Reagan, Under Pressure, May Back Trade Bill

Times Staff Writers

The Reagan Administration has responded to a rising tide of political pressure and agreed to support some form of trade legislation in an effort to avert drastic protectionist measures, Republican congressional leaders said Tuesday.

The Administration “has finally recognized that so many, many members” are worried about the impact of the nation’s huge trade deficit on businesses and workers, House Minority Leader Robert H. Michel (R-Ill.) said after GOP leaders met with White House Chief of Staff Donald T. Regan.

Nonetheless, Michel warned that “if they don’t do enough, our members are of such a mind that they’ll do something more.”

Turnabout for Administration


The new White House willingness to consider supporting trade legislation is an abrupt turnabout from its position that the President already had sufficient authority to deal with trade problems. As late as Saturday, President Reagan apparently had hoped to mollify congressional critics with his announcement that he would work to obtain greater access to the Japanese, South Korean and Brazilian markets for certain American goods.

Michel said that the White House will accept most items on a lengthy list of House Republican proposals for a trade bill, including payments to displaced workers for job retraining, expanded presidential powers to retaliate quickly against foreign nations that engage in unfair trade practices and ending the prohibition on the sale of Alaskan North Slope oil to Japan.

Now, the Administration’s difficult task is to craft a trade measure that will persuade members of Congress to abandon their enthusiasm for much more restrictive measures, such as a proposal to cut back sharply on imports of Asian textiles and apparel.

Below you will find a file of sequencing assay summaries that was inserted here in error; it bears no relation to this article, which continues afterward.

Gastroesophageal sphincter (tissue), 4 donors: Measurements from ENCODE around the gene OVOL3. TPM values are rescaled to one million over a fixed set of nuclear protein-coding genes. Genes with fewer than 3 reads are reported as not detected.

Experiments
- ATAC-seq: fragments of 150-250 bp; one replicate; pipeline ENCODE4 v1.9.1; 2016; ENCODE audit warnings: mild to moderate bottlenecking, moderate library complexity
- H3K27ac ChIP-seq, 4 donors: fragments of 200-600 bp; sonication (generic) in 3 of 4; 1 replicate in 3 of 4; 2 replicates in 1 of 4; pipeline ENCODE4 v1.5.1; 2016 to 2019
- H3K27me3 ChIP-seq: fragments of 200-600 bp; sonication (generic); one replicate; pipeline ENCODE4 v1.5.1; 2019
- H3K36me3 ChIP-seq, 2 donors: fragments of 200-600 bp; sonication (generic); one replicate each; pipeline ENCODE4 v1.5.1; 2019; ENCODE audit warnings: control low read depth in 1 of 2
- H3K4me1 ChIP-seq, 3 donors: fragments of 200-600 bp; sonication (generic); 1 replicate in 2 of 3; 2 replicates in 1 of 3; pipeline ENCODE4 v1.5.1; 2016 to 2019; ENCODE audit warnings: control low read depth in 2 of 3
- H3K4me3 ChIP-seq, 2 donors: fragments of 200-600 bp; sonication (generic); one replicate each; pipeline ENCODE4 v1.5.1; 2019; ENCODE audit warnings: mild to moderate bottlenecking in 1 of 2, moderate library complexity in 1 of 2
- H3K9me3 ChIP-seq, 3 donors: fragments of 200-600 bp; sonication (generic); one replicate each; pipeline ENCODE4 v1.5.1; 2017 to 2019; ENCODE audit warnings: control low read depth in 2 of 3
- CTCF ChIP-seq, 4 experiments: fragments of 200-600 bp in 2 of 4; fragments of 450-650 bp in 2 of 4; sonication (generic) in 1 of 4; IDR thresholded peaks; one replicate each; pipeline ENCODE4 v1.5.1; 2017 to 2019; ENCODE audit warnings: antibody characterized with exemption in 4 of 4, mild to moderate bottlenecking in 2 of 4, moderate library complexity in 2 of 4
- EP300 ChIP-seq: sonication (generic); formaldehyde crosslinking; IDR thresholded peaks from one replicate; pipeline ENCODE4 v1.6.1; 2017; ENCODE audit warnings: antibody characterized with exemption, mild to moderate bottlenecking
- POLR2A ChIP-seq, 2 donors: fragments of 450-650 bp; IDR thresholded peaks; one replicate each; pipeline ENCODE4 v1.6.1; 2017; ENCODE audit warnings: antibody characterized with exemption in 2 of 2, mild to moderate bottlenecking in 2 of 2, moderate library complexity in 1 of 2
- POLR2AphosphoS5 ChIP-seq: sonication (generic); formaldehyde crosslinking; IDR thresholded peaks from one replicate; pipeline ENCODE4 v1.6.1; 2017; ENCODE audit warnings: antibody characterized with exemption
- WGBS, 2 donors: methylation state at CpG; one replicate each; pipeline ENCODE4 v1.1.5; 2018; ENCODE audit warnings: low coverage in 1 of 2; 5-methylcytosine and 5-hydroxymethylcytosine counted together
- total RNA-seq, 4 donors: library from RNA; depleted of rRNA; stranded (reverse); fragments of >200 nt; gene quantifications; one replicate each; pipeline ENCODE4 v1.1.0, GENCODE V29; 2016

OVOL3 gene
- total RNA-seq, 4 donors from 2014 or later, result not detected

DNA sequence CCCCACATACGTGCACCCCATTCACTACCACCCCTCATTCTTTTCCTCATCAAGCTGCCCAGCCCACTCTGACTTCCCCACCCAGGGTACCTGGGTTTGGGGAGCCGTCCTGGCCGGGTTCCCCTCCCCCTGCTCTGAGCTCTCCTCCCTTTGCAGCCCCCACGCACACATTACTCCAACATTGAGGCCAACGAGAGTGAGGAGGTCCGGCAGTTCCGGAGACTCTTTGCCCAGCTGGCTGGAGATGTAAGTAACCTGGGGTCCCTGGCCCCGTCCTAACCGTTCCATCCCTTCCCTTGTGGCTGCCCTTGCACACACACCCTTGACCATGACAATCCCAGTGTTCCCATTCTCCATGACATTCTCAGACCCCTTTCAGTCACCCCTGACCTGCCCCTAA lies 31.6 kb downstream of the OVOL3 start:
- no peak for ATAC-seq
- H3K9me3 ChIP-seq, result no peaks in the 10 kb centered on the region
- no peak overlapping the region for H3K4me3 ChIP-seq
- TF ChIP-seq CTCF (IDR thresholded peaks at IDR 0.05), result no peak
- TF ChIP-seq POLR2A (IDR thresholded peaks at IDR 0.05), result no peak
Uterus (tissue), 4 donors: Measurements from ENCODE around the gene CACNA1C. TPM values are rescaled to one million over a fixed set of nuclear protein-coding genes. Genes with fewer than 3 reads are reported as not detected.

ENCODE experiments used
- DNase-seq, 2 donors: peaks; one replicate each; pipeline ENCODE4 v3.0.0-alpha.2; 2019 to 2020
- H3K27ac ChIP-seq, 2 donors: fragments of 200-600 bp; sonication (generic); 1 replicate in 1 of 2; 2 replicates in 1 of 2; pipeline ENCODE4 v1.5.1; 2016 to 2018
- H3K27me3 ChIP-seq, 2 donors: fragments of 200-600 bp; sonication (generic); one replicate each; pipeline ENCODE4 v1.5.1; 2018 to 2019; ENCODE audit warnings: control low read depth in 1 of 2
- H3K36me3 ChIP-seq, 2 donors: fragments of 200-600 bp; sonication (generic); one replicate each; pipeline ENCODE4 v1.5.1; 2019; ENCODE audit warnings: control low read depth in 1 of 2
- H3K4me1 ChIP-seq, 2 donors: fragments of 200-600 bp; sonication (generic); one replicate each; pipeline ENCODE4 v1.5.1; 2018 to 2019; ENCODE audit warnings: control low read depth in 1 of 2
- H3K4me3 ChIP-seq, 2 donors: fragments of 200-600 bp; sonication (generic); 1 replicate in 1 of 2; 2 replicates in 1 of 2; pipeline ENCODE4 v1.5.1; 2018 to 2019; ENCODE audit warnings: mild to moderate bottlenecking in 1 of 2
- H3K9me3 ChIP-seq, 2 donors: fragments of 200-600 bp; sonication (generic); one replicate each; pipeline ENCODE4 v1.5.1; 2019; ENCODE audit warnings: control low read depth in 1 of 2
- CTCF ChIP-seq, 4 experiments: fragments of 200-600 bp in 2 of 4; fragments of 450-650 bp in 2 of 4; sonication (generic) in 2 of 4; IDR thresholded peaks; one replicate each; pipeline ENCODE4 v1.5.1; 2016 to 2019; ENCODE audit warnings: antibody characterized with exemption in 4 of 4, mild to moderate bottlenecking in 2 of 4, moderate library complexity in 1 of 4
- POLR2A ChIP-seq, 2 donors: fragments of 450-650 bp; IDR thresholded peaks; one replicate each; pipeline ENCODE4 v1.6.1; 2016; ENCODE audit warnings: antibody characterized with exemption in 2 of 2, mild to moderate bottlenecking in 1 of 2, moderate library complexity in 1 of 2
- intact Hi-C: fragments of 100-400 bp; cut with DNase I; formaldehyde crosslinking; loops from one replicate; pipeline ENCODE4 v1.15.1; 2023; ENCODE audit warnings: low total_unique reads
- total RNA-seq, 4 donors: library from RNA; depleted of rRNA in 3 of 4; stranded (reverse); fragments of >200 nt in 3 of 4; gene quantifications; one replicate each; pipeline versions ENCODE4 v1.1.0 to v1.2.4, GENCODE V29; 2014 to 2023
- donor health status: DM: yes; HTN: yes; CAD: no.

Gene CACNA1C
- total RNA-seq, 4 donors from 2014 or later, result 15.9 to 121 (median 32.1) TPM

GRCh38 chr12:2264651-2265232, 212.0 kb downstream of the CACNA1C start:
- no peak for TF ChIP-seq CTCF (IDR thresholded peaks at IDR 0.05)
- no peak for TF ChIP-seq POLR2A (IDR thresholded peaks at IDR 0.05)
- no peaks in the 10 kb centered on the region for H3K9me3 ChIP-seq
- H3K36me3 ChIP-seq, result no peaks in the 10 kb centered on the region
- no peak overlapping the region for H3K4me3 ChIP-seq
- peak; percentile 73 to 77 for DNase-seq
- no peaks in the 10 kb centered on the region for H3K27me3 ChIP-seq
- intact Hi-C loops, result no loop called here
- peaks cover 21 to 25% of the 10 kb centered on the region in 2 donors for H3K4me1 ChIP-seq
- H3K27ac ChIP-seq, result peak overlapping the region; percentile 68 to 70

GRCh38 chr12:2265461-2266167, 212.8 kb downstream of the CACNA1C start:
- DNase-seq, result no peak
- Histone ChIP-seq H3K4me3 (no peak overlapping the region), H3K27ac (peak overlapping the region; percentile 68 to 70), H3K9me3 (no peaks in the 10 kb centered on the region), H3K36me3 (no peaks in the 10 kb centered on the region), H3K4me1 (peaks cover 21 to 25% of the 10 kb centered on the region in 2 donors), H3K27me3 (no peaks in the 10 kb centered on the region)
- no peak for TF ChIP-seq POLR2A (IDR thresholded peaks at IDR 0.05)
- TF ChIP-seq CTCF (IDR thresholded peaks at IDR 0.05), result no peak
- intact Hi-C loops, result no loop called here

Meanwhile, domestic grape growers and wine makers Tuesday joined the swelling ranks of American businesses seeking government relief from import competi tion as they charged Italy, France and Germany with “dumping” wine in this country at unfairly low prices.


California grape growers lost $300 million last year because European “ordinary table wines"--those selling at $1.99 to $4.99 for a 750-milliliter bottle--were sold in this country at half their actual cost of production, the U.S. producers said.

Regan visited Capitol Hill Tuesday because Republican legislators have been increasingly worried about Democrats’ determination to make trade a major issue in the 1986 elections. But, after speaking with Regan, the top Republicans were able to “feel pretty good about getting out in front on the trade issue,” Senate Majority Leader Bob Dole (R-Kan.) said.

Stronger Steps Possible

But, like Michel, Dole cautioned that an Administration-backed trade bill may not forestall stronger steps by Congress. “There are some bills we may just want to vote on,” he said.


The White House’s new accommodating stance on trade was taken only a day after Reagan’s special trade representative, Clayton Yeutter, had been rebuffed when he asked Dole and Sen. John C. Danforth (R-Mo.) for delays in congressional action on trade bills.

“Basically, it was a plea for time,” said a spokesman for Danforth, chairman of the Senate Finance subcommittee on trade. But Danforth remained unmoved and is determined to press ahead with legislation providing tough trade sanctions against Japan and a measure imposing import quotas on shoes, said the spokesman, Steven Hilton.

The wine makers and grape growers filed their complaint Tuesday with the International Trade Commission and the Commerce Department.

Help for Exports Charged


According to the complaint, Italy, France and West Germany gave their wine exporters financial help worth $875 million last year, including funds for wine storage and for research and development.

Under the spur of foreign competition, American wine makers have been forced to cut their prices and in turn have cut the prices they pay for domestic grapes.

Joseph Vicario, an attorney for the growers, said that a continued flood of unfairly priced imports, whose share of the market has grown to 23%, could wipe out a significant number of American wine producers and grape growers.